Washburn Institute of Technology, also known as Washburn Tech, is a public 2-year technical college located in Topeka, Kansas affiliated with and administered by Washburn University. Washburn Tech offers a wide range of career-focused certificate and certification programs in advanced manufacturing, business, computer and networking technology, construction, drafting and design, health care, hospitality and human services, and transportation. Specific programs of note include welding, legal office professional, commercial and heavy construction, electrical technology, emergency medical technician (EMT), automotive service technician, and many others. Enrollees must take and pass an entrance exam or, alternatively, submit qualifying scores from ACT, SAT, PSAT or one of several other testing services, or submit transcripts indicating an earned associate's or bachelor's degree. Graduation requirements and tuition costs vary by individual program. Program lengths also vary, lasting from 1 semester up to 2 years. Classes are offered on campus Monday through Friday in either full-day or part-day sessions, or both. Additionally, in partnership with ed2go, Washburn Tech's Division of Continuing Education offers access to dozens of online, synchronous, instructor-led 6-week personal development, skills training and certification programs in a variety of study fields. Tuition fees for these courses are the same for both Kansas and out-of-state residents.
Brigham Young University is a private, not-for-profit university owned and operated by The Church of Jesus Christ of Latter-day Saints offering undergraduate and graduate degree programs in dozens of fields of study. BYU offers 2 bachelor's degree programs that fall under into the category of vocation-related education: a Bachelor of Science in Construction and Facilities Management Construction Management, and Bachelor of Science in Construction and Facilities Management Facilities Management. Both degree programs are available exclusively on BYU's Provo campus, although some general education courses are offered online. Students should expect to devote 4 years of full-time study to complete either degree program. In addition to the construction management degrees, BYU offers both Emergency Medical Technicianand Advanced Emergency Medical Techniciancertification courses through its Continuing Education department. The EMT course is 120 hours in length with an additional 12 hours of hands-on experience in a clinical setting. The Advanced EMT is 140 hours long and consists of online didactic instruction and in-class projects, skills labs and case studies. EMT Certification is a prerequisite to taking the Advance EMT course.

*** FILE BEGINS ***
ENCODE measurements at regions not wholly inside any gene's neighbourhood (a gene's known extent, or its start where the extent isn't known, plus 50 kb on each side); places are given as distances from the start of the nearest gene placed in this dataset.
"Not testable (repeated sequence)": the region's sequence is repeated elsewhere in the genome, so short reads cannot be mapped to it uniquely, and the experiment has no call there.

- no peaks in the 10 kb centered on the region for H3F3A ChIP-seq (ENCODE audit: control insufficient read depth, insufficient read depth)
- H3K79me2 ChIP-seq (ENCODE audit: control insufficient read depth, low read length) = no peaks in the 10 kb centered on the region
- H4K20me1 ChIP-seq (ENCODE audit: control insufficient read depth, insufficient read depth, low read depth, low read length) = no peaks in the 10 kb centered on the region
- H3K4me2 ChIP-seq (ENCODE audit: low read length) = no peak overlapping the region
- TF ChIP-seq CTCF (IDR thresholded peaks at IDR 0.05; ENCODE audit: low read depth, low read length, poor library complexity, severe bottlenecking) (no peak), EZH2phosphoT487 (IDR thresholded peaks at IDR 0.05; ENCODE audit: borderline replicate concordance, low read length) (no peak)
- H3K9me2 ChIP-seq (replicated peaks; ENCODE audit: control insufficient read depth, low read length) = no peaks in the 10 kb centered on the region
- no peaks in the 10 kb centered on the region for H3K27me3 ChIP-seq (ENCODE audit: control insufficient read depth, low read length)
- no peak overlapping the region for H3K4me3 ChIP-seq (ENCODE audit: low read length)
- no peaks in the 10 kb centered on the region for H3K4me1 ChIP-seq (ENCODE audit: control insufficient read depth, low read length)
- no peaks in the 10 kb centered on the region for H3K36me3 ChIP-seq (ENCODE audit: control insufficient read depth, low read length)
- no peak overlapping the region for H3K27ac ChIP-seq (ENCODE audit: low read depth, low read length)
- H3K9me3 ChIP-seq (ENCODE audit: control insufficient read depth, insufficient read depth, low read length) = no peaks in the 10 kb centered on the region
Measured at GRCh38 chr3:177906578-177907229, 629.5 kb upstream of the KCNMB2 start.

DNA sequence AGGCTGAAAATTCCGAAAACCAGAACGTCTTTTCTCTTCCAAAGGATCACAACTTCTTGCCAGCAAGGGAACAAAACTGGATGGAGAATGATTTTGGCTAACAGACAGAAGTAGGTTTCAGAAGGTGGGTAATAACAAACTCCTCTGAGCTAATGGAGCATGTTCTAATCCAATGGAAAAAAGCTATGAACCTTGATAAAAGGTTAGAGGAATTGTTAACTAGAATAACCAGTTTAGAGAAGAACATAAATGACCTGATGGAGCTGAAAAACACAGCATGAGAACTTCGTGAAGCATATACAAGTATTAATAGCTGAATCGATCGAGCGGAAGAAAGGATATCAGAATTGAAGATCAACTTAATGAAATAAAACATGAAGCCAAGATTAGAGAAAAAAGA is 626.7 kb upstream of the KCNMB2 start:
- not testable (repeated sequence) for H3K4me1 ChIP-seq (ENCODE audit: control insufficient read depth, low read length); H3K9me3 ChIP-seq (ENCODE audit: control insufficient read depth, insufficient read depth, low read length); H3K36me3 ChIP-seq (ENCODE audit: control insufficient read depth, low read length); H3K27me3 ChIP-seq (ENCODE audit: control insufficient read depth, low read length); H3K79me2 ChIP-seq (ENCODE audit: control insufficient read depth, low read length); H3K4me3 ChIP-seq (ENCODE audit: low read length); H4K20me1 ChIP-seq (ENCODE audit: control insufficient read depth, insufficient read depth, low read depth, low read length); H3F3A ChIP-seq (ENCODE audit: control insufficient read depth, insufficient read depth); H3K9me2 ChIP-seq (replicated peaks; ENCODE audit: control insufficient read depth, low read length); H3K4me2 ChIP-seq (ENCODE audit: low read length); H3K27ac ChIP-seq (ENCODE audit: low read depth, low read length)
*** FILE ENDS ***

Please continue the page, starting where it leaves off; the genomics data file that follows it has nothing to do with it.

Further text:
Pamlico Community College is a 2-year public college located in Grantsboro, North Carolina offering a variety of general education and vocation/trade-related associate degree, diploma and certificate programs and courses. Fields of study include: cosmetology; dental laboratory technology; electrical systems technology; electroneurodiagnostic technology; esthetics; medical assisting; medical office administration; office administration; and welding. All programs are offered exclusively on campus, although some general education courses, for associate degree students, for example, are available online. Admission/course requirements, program lengths and tuition costs vary by program. In most cases, associate degree programs will require 4 semesters of full-time study, diplomas between 2 and 3 semesters of full-time study, and certificates between 1 and 2 semesters of full-time study.
Cox College is a small, private college located in Springfield, Missouri that offers undergraduate and graduate degrees and certificates exclusively in the health care field. Vocation-related programs include: Associate of Science in Nursing (leading to a career as a Licensed Practical Nurse); Associate of Science in Radiology; Bachelor of Science in Diagnostic Imaging; and Associate of Science in Medical Assisting. All programs are offered in a hybrid study format combining both online and on-campus coursework. Admission/course requirements and program lengths vary by program, but associated degree programs can typically be completed with 2 to 3 years of full-time study, and the BS in Diagnostic Imaging normally require 4 years of study. In addition to vocation-related degrees, Cox College offers a Bachelor's of Science in Nursing, and Master's of Science degrees in Nursing, Occupational Therapy, and Nutrition Diagnostics/Dietetic Internship. A wide range of continuing education and life support courses, conferences and seminars are also available through Cox's Continuing Education Center.